Friday, February 17, 2012


This is a guest post written by Melanie Bowen, Part-time Blog Contributor for Mesothelioma Cancer Alliance. She also has her own blog: Milady Knows

Writing Your Dreams

Think about the last time that you were truly honest about who you were and what you wanted. The truth is that for many people, this is a harder thing to do than they think. Too often, we are stifled by what we should be saying or what we should want. We don’t think about the things we want as often or about the goals that, in essence, make us who we are. When you are in recovery from something like mesothelioma cancer, and even when your prognosis is quite hopeful, you’ll find that it can take something like journaling to get you to peaceful mental state you want.

Why Keep a Log?
Psych Central states that putting your feelings into words are a helpful tool in many more ways than one. Not only do you get your thoughts down on a paper and give yourself a physical reminder of what you want to accomplish in life; you will also stimulate your brain, causing you to think about how to make those goals a reality. For many people, their dreams are simply smoke. There is no reality to them, and nothing that connects their dream to their real life; this is where keeping a log or a journal comes in.

How Do I Keep a Log?
There is no right or wrong way to start writing down your goals or your dreams. Some people write in long, storyline detail about what they want to do, while other people write in short, fragmentary sentences. As long as the intent is clear to you, you’ll find that it doesn’t matter how you are doing it; all that matters is that you are getting your thoughts on paper. This is something that can be quite freeing when you first realize it. You do not have to write conversationally, and you’ll find that all you need to do is to get the words on paper.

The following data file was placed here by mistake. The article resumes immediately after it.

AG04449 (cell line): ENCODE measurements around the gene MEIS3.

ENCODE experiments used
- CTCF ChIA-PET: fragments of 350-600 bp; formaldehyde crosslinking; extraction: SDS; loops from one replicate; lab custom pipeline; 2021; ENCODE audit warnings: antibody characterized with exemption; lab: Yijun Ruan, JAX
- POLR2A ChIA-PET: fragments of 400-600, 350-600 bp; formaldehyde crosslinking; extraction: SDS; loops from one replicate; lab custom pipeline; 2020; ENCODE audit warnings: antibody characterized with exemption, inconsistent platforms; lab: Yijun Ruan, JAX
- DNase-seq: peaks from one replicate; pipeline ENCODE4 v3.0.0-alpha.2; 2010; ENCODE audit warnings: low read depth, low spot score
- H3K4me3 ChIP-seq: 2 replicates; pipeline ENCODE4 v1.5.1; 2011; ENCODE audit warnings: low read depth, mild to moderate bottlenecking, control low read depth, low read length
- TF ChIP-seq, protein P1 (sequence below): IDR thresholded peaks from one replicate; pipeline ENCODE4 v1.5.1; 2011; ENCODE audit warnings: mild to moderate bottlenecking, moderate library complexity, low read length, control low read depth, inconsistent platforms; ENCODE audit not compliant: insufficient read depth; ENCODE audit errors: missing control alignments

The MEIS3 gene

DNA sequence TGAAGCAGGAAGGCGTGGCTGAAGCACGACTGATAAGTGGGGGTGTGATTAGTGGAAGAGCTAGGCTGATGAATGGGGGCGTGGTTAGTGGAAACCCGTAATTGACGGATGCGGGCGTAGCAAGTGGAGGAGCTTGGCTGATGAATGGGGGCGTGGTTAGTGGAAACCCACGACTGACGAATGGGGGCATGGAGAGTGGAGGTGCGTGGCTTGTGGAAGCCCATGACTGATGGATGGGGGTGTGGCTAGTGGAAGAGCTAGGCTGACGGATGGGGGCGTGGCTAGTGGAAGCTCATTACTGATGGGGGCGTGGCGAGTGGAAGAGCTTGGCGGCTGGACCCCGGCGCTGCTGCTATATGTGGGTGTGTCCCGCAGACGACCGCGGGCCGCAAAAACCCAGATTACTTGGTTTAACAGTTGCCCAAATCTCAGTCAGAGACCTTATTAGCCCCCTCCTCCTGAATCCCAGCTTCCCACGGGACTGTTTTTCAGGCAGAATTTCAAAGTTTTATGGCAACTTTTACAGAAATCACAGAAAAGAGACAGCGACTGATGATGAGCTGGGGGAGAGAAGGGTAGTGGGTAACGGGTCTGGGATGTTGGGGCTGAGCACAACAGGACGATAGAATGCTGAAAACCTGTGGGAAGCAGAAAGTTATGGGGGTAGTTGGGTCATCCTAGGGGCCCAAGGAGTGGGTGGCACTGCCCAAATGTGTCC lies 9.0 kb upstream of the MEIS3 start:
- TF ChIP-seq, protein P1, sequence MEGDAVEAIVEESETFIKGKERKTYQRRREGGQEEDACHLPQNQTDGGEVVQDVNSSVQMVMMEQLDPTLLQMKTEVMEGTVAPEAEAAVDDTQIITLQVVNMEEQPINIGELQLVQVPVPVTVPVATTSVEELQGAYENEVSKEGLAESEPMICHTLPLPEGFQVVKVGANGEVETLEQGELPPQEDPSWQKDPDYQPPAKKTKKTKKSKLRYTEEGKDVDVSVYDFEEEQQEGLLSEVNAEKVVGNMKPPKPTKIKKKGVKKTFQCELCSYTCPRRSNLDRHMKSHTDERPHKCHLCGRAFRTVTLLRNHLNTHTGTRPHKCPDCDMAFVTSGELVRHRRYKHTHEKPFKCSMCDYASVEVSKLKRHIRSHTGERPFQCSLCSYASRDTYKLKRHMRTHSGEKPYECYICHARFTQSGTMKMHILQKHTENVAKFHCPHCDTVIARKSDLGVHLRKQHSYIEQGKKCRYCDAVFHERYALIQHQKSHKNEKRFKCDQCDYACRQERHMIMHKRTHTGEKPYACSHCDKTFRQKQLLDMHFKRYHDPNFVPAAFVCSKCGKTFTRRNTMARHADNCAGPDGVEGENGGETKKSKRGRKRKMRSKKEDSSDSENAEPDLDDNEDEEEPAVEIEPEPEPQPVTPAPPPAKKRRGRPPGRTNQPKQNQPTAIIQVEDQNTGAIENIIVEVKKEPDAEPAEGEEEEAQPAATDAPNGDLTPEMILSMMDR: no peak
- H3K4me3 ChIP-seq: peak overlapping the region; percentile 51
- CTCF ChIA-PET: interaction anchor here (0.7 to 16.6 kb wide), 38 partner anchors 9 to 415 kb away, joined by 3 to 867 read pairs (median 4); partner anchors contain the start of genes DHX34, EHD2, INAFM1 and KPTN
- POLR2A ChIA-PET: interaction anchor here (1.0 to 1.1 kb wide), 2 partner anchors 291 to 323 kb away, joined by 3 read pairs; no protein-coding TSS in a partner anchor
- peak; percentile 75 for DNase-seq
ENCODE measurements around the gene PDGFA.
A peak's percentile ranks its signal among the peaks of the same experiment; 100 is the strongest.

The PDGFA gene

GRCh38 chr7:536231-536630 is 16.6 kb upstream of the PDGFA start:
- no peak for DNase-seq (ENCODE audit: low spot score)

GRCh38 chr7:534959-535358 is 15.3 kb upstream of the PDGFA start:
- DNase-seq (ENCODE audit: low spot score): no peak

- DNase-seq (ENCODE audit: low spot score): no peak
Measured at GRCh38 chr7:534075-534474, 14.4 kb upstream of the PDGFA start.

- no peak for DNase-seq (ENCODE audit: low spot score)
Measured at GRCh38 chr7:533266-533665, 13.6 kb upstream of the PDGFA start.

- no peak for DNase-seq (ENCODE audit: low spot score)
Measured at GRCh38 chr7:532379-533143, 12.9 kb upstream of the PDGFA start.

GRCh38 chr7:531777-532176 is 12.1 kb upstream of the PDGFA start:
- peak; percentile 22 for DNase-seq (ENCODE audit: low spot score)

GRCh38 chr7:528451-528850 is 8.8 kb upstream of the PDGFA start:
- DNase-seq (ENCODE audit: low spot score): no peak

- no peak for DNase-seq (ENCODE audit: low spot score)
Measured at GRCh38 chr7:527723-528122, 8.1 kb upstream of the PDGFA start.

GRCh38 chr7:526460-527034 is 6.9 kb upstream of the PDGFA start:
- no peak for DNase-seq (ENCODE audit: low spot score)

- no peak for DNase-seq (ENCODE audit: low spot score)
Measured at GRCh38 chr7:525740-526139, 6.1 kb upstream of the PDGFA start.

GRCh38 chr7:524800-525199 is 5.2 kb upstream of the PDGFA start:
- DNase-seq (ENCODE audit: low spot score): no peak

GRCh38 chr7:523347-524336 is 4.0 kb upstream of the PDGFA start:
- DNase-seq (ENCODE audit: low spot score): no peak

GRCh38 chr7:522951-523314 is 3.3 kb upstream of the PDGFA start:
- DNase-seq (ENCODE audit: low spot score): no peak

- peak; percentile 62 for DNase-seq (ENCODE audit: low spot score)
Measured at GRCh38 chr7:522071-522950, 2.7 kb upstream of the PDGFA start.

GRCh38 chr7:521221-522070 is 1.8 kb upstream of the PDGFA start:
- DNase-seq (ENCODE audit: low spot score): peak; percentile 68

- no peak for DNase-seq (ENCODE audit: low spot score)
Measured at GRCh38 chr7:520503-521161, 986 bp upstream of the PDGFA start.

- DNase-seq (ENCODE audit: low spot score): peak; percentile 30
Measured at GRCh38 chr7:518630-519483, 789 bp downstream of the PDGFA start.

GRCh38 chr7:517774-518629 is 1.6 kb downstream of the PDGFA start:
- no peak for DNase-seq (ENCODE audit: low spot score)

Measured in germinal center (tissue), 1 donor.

Fun Extras
When you are logging your goals and journaling about what you want to do, don’t feel constrained to work solely through journal entries. If you find a picture that you love that is related to your goal, paste it into your journal. If you want to answer questions or to interview yourself, go ahead and do that. This is something that can help you figure out what you want and it also injects a bit of playfulness into the experience that helps you get where you want to go. A journal or log can be anything you need it to be, so take the time to experiment with your own ideas.

When you are on the move and ready to start living again, take a moment to think about what you can do with journaling and what kind of tool it can be for you.